It was an easier time, a simpler time and for some a better time when sixty years ago The Queens coronation took place. Then the Royals were universally admired and respected and[pullquote]They forgave us, those ‘Irish’ and those ‘Blacks’, forgave us and more than that, they became us and I think perhaps we didn’t deserve the compliment’and sadly we certainly didn’t notice it.[/pullquote] nowhere was this expressed more openly than in the commonwealth and nowhere more wholeheartedly than in the Caribbean.
This wonderful Calypso song by Lord Beginner (Edward Moore) was written and released to celebrate that coronation. The Queen and her sister, Margaret, were known for their love of the Caribbean and on their visits there they’d often invite local calypso musicians to play for them. In recent interviews with surviving musos and their contemporaries the fondness shared between them was often mentioned. This song is a perfect reflection of this.
The lyrics also reveal the deference that the monarchy enjoyed far from the shores of the motherland. The idea of a monarchy sat easily with many of the colonies as prior to being colonies this was how they’d organised themselves anyway. This may partly explain why this unfashionable bond endures to date.
I couldn’t find an embed-able version of this song so the link to the song will take you elsewhere, it’s worth it, but make sure you come back ya’ll.
Some may say that this is a classic case of Uncle Tom-ism yet I beg them to consider the time and context in which it was made.
The London Bus company had 50+ recruitment offices in the Caribbean at that time. England had full employment and welcomed immigrants to do the jobs that the Brits wouldn’t do, mainly bus driving and emptying the bins. Those immigrants came to the UK because they aspired to be more like the British. To them the British police were straight or at least not openly gangsters, the education and health care were free, unions largely protected workers from exploitation and whilst Britain was fading as a colonial power, it had won the war and was indeed, briefly great again and West Indians could actually come here, easily.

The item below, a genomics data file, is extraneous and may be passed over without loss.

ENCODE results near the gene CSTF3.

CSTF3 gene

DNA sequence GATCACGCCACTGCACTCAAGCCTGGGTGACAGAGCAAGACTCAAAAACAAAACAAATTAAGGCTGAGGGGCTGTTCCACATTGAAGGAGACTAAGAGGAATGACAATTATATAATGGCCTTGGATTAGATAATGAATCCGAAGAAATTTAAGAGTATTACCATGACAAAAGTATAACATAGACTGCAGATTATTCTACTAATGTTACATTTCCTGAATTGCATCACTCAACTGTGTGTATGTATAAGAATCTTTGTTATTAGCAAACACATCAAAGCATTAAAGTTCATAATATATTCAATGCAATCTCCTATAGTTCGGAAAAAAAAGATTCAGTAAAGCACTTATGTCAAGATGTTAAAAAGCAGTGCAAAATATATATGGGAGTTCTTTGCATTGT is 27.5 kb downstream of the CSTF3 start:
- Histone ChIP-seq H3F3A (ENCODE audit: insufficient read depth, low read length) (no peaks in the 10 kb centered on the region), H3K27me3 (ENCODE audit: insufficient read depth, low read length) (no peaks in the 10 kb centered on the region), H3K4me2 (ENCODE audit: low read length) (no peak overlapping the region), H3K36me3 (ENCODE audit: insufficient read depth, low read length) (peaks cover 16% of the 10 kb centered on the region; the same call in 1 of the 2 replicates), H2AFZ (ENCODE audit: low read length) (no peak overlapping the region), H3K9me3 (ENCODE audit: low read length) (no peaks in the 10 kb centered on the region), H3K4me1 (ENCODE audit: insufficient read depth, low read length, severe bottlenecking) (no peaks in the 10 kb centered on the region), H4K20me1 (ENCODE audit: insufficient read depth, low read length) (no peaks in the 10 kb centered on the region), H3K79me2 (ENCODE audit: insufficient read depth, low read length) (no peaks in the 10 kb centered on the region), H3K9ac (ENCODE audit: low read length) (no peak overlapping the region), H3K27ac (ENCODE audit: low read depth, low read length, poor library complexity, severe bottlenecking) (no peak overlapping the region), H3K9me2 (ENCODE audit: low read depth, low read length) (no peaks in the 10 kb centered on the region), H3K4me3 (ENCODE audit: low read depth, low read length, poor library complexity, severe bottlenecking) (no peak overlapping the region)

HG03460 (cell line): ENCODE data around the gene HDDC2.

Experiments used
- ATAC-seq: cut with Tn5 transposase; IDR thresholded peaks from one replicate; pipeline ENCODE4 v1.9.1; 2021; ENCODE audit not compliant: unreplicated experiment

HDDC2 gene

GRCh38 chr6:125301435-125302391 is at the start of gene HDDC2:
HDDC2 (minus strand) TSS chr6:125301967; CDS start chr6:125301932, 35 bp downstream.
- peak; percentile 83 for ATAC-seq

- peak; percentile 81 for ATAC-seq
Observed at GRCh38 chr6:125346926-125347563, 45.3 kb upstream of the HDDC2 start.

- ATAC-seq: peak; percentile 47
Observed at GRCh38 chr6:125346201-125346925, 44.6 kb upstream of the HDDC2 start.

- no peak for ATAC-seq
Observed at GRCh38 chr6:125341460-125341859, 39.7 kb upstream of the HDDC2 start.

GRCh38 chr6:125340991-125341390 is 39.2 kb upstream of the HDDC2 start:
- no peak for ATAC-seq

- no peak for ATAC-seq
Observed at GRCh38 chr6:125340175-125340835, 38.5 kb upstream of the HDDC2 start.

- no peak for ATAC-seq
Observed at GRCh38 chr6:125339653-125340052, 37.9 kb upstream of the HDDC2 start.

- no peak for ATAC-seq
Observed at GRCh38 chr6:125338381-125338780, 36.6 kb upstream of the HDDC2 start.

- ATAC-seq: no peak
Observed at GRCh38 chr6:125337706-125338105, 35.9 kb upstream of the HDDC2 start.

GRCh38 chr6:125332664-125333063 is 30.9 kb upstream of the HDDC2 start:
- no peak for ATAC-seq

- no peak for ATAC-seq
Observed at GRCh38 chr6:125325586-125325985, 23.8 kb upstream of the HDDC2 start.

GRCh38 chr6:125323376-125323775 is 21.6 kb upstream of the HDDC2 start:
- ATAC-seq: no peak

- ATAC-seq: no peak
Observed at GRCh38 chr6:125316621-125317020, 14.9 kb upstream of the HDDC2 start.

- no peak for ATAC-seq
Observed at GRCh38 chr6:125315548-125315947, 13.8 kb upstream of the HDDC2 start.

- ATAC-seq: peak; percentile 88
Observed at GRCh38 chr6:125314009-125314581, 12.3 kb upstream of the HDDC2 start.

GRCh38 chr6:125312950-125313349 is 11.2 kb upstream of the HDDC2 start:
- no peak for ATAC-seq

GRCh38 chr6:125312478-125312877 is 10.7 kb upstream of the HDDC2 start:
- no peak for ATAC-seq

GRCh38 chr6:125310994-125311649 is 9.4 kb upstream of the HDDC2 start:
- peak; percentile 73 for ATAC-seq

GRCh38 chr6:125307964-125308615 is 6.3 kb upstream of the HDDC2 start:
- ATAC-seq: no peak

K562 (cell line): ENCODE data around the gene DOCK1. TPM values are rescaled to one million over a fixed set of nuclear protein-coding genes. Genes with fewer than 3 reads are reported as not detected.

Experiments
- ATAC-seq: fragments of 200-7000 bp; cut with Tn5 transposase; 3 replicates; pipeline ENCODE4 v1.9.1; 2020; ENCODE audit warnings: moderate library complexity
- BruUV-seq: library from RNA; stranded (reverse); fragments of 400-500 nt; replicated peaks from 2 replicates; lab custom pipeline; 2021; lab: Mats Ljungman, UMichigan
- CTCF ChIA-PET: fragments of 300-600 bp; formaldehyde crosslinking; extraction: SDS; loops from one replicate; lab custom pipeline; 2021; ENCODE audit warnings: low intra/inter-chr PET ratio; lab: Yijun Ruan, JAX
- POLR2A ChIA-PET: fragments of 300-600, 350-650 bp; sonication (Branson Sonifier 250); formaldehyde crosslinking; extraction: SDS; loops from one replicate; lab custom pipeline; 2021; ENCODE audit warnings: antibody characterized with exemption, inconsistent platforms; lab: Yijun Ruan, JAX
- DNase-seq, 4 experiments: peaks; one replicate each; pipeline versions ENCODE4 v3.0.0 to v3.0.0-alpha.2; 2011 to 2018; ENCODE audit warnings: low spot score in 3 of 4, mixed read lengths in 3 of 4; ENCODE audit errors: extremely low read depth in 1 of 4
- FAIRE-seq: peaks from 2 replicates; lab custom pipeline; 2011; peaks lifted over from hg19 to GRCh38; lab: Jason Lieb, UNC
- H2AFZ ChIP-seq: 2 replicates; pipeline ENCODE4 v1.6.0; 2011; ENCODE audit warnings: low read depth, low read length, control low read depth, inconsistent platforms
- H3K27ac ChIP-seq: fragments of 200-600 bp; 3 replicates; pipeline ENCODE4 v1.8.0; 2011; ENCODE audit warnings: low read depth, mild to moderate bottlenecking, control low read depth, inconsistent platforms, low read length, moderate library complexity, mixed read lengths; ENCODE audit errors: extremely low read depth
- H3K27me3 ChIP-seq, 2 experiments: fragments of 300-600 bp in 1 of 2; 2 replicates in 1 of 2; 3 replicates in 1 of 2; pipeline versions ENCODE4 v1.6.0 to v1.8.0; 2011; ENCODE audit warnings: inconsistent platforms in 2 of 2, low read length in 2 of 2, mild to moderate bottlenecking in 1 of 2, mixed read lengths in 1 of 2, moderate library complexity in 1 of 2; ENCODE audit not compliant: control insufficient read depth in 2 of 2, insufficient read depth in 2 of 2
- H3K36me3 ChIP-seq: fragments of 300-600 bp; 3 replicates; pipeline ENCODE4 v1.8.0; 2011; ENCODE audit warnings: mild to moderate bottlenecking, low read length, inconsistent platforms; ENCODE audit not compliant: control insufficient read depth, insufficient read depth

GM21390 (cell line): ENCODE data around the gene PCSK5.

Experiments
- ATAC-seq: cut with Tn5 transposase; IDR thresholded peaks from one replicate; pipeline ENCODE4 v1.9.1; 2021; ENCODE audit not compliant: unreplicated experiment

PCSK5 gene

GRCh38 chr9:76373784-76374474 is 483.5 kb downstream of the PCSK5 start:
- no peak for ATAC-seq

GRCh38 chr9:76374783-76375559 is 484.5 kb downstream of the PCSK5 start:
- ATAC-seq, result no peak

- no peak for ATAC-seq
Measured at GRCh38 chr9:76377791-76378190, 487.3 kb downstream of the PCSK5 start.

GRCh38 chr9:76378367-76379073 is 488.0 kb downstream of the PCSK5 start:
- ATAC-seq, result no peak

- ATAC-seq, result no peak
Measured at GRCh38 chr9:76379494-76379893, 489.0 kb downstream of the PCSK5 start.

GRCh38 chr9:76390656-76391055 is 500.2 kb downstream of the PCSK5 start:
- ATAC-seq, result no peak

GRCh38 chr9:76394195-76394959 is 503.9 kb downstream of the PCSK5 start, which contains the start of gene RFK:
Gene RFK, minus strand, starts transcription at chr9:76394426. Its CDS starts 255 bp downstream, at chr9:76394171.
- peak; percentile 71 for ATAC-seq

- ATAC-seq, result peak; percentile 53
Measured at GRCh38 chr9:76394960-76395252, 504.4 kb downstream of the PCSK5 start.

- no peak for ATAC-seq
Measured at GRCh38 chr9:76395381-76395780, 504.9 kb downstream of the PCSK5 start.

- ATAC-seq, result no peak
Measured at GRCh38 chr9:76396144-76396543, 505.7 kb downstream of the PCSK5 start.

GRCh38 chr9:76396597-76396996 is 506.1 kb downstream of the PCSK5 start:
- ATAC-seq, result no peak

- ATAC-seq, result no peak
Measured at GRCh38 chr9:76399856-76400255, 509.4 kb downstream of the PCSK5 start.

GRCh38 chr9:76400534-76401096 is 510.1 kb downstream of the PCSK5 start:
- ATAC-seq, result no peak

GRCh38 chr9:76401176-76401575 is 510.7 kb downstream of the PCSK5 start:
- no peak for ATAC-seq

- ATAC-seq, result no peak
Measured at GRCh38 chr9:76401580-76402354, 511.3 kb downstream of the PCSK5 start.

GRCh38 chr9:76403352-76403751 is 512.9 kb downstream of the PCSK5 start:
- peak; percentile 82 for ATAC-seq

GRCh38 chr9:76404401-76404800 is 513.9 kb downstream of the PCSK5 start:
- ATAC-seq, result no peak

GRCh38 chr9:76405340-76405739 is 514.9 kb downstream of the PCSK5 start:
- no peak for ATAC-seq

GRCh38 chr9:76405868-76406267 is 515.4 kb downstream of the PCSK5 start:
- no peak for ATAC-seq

I’m not contending it was easy for them once they got here, the awful weather and even worse food, the open, casual racism that the Brits had honed over the years towards the Irish was effortlessly transferred to ‘the Blacks’. The title of Johnny Rotten’s** biography, taken from the signs his parents saw on London bedsits ‘No Irish, No Blacks, No dogs’ is a powerful representation of the zeitgeist of the era. But you know what? They forgave us, those ‘Irish’ and those ‘Blacks’, forgave us and more than that, they became us and I think perhaps we didn’t deserve the compliment and sadly we didn’t even notice or acknowledge it.
The racism they endured was perhaps a gentler form based on naivety and ignorance rather then some spiteful, deliberate agenda, I’m not saying that to excuse it or belittle its impact, but to flesh it out.
In another calypso song about the same event by Young Tiger, written in the form of a letter home he boasts “I was there” whilst name dropping all the London landmarks that must have sounded so glamorous to the folks back home. The whole song reminds me of a line from my favourite Irish song by Percy French called The Mountains Of Mourne, this song too takes the same letter home format but from an Irishman in London.
”Í saw Englands King from’the top of a bus,
I don’t know him’but he means to know us,
and though by the Saxon we once were oppressed,
I cheered god forgive me, I cheered with the rest”‘
French’s protagonist can’t help but be swept away with the pride of the crowd, despite the long and bitter history and generations of cruelty inflicted by London itself on Eire, he cheered, god forgive him.
It’s so different now. Maybe with our decline as a nation, the respect we once commanded as a people has withered away to nothing. Now no -one aspires to be more like us and some feel so separate from us, even whilst living here and taking advantage of all the benefits that remain, that they express their contempt for us openly and forcefully. That’s our own fault, we have allowed this to happen, we have earned this.
In our surge towards the Hayek and Friedman defined utopia***, we became defined by the things we wear and the things we buy and we’re not special any more. “There’s no such thing as society” a grocers daughter arrogantly declared and with that she made sure there wasn’t, just tame, consumer cannon fodder buying shit they can’t afford on easy credit.
We’ve sold our souls for trinkets and trivia and instead of being a nation that stands for something, we are a nation who shops for more crap we don’t need to fill the empty void where our pride and identity used to be. It’s no wonder no-one wants to be like us any more and no wonder no-one would ever write such a good-natured and respectful song as the one above and the one below, which is about that most British of things, cricket.
In 1950 the Windies played England in a test at Lords and they won. The entire match was eulogised in a calypso by Lord Begginer and it is just such a joy to behold it almost made me cry for the Britain we could have had, the Britain they believed in.
** Singer of the popular 70’s boy band The Sex Pistols.
*** The two most optimistic men who ever lived who genuinely believed that if you made the rich more rich, then they’d solve all the poor peoples problems and not keep all the money. Clearly when they were students, they didn’t have a sarcastic flat mate who’d say things like ‘Yeeeaaah right’ and ‘LOL’.